z i = r e m o v e S p u r ( w i , α ) // remove spurious edges with a threshold of α pixels.
   G i = d e t e r m i n e G r a p h ( z i ) // represent the plant skeleton as a graph
 
   < V i , E i > = G i ; // vertices and edges of the graph
   D 1 i = { v i , j V i : d e g r e e ( v i , j ) = 1 } // degree 1 vertices
   b a s e i = d e t e r m i n e B a s e ( G i , D 1 i ) ; // find the base
   t i p s i = D 1 i { b a s e i } ; // tips of the leaves
   c o l l a r s i = V i D 1 i ; // collars or junctions
   s t e m i = f i n d S t e m ( G i , b a s e i ) ;
   c o m p u t e L e a f O r i e n t a t i o n ( G i ) ; // Assign orientation to each leaf
 
  count = 1; // starting label for leaves
  for e i , j s t e m i do { // follow junctions starting from base
    [ c i , j , v i , j ]= e i , j ; // extract the vertices from edge
    if ( c i , j = b a s e i ) continue;
    t i p s i , j = { v i , j V i : ( [ c i , j , v i , j ] E i ) ( d e g r e e ( v i , j ) = 1 ) }
    if ( | t i p s i , j | = 1 ) { // there is only one leaf at the junction
     [ c i , j , v i , j ] .label = count;
     count ++;
    } else { // there are multiple leaves at the junction
     orient = g e t O r i e n t a t i o n ( G i , count 1 ) //previous leaf orientation
     orient = ¬ orient; // next leaf orientation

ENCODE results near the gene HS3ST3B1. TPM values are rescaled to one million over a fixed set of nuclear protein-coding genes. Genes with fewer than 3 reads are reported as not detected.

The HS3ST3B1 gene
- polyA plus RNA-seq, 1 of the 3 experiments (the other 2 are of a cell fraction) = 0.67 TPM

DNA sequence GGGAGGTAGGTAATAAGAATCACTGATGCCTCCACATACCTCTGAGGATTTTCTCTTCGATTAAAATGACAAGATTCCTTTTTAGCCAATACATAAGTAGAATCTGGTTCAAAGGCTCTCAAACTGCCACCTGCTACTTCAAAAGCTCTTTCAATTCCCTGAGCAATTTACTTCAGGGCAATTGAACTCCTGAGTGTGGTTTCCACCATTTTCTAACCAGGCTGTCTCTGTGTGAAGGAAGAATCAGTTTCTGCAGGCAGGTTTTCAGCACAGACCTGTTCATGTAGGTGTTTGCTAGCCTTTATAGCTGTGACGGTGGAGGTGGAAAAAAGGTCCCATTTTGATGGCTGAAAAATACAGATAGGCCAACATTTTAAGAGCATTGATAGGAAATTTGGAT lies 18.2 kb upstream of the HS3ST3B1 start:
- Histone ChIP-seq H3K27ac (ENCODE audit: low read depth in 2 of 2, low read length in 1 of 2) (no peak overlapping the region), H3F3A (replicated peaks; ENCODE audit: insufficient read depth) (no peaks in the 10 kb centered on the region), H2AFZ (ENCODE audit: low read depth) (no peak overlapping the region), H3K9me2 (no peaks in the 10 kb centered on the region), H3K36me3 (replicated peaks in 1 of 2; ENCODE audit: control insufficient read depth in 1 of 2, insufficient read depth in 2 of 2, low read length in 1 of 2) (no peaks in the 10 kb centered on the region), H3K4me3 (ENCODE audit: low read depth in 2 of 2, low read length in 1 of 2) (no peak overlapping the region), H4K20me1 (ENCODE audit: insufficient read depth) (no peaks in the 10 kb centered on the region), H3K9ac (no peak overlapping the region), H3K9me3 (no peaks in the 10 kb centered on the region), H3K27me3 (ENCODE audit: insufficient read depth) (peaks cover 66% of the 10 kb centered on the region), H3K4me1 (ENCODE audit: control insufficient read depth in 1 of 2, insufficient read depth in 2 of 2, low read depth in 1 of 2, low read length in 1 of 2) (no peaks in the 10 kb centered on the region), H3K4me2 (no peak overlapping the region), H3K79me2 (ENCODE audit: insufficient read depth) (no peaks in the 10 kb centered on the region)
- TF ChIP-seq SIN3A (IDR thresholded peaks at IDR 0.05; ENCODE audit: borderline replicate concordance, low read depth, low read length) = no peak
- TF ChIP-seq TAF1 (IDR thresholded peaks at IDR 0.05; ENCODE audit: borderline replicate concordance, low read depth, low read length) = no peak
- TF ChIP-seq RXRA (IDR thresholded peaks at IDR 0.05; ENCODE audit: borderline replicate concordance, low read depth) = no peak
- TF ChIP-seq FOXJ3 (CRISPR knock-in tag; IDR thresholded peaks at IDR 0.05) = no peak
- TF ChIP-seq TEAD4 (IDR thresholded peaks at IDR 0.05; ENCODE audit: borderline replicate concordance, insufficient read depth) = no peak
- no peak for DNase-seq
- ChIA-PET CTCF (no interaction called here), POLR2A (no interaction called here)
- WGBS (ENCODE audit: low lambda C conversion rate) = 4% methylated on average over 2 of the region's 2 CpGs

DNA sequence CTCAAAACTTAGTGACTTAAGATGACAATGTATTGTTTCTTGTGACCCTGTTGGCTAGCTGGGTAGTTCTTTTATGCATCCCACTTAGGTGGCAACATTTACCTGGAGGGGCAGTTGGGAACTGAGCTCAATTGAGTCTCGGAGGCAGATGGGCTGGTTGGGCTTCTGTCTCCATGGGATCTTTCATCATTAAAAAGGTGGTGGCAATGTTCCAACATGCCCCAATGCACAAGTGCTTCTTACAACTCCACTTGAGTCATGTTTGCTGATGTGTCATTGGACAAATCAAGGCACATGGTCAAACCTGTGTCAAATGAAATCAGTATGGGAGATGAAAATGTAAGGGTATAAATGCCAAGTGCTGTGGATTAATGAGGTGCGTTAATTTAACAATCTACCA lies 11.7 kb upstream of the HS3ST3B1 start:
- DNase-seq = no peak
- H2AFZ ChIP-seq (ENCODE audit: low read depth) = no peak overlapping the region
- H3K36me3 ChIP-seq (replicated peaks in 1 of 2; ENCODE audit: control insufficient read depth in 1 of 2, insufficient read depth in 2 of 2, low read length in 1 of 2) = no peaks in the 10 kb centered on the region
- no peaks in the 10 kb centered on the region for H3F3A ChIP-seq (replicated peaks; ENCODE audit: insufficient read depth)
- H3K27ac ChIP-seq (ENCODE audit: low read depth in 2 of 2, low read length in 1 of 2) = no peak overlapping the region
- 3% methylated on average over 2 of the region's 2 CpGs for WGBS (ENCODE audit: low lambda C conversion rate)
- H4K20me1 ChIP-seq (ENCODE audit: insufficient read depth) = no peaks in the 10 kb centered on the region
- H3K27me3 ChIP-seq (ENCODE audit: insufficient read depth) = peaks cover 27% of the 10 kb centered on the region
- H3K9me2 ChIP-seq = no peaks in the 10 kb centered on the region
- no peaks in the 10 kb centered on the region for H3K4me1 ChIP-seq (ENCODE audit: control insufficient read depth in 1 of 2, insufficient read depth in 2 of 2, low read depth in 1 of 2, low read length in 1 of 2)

leaves = t i p s i , j // initialize with the leaves at the node
     while (l e a v e s ϕ ) do {
      n e x t L e a f = t i p M a x : t i p t i p s i , j t i p t i p M a x
       l e n g t h ( [ c i , j , t i p ] ) < l e n g t h ( [ c i , j , t i p M a x ] )
       [ c i , j , t i p ] . o r i e n t a t i o n = o r i e n t ;
      o r i e n t = ¬ o r i e n t ; // orientation of the next leaf
      l e a v e s = l e a v e s { n e x t L e a f } // remove the leaf
      count ++;
    end while
  end for
end for
Algorithm 2 f i n d S t e m : determine the stem in a graph.
Input: A graph G and its base B.
Output: A list of edges in G that constitute the stem (S).
 
v = B;
done = FALSE;
S = [];
while (¬ done) {
   v = g e t N e x t C o l l a r ( G , v ) ; // find the non-visited adjacent vertex of degree ≠ 1
  if ( v = NULL) // there is no adjacent vertex with degree ≠1
    done = TRUE;
  else{
    S.append( < v , v > ) // add the inter-stem segment to the stem
    v = v ;
  }
}

3.3. Leaf Tracking